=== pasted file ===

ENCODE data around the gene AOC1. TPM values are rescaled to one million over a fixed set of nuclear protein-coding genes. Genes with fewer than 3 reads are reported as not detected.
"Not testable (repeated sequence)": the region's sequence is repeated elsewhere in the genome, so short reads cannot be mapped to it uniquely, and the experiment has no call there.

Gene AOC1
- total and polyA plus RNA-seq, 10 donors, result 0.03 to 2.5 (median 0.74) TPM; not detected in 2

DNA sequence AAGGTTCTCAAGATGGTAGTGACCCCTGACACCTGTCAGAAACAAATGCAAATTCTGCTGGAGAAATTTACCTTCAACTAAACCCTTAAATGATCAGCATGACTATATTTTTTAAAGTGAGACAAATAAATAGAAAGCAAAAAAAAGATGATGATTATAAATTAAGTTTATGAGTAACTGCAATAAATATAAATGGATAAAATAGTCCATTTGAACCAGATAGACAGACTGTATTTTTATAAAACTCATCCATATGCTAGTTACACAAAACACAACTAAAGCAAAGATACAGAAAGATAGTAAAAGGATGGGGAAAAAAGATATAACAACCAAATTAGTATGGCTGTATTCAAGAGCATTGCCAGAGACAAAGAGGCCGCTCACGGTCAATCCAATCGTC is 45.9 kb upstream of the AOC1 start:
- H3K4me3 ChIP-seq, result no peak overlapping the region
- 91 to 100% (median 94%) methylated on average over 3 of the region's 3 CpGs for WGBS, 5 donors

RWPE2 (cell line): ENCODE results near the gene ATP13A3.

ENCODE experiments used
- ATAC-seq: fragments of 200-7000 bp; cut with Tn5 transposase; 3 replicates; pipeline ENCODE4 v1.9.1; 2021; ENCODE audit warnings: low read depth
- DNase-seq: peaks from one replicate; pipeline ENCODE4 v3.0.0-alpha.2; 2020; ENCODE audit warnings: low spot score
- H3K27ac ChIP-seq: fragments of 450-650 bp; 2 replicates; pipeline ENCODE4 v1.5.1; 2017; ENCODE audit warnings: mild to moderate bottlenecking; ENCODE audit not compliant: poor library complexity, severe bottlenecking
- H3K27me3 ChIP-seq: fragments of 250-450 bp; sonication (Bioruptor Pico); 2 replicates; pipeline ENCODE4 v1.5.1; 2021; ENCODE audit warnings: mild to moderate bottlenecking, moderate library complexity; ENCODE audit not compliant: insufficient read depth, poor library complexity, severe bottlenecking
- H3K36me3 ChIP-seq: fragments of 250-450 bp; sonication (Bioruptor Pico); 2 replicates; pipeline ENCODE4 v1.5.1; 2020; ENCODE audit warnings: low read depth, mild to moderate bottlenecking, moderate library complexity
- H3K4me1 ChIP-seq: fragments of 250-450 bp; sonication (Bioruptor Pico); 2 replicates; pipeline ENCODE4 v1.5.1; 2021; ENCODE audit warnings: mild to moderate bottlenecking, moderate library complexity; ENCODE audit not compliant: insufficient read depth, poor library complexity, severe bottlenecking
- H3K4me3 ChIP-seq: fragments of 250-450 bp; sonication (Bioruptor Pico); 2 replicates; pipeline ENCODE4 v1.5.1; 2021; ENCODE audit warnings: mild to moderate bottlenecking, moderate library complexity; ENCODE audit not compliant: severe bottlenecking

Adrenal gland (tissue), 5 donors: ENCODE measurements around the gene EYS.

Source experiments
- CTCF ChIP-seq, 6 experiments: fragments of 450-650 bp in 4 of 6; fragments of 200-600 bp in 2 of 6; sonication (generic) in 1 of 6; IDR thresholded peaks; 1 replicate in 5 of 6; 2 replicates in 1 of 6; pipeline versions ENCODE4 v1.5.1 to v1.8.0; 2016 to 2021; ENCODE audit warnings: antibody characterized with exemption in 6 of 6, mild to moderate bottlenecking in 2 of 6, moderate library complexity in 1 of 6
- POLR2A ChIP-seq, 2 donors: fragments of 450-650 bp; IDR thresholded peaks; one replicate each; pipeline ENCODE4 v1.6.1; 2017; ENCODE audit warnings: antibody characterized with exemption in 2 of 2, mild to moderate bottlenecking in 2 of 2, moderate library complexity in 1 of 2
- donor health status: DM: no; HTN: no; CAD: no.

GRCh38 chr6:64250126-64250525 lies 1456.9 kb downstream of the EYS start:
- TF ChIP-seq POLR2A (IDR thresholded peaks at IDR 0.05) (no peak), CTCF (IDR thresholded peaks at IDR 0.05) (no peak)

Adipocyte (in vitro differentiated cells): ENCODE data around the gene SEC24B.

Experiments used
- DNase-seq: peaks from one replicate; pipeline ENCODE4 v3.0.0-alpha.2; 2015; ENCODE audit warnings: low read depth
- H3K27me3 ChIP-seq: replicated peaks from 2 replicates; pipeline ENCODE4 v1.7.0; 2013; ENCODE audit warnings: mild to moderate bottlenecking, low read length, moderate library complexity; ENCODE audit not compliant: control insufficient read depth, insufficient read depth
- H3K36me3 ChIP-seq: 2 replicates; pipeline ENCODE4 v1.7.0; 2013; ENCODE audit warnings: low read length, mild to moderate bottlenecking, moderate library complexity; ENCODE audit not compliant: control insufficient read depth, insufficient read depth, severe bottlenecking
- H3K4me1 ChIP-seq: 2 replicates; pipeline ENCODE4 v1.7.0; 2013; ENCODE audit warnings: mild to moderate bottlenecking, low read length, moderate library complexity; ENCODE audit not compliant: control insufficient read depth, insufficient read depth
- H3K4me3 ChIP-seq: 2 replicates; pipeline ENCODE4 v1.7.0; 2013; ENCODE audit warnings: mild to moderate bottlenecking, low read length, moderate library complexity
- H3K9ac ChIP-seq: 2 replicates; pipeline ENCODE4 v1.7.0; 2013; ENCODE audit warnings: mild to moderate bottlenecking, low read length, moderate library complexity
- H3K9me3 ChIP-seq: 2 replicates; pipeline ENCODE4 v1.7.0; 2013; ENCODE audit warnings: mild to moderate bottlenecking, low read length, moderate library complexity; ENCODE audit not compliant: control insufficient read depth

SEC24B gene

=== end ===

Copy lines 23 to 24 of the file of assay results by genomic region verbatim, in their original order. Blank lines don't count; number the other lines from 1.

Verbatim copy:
- TF ChIP-seq POLR2A (IDR thresholded peaks at IDR 0.05) (no peak), CTCF (IDR thresholded peaks at IDR 0.05) (no peak)

Adipocyte (in vitro differentiated cells): ENCODE data around the gene SEC24B.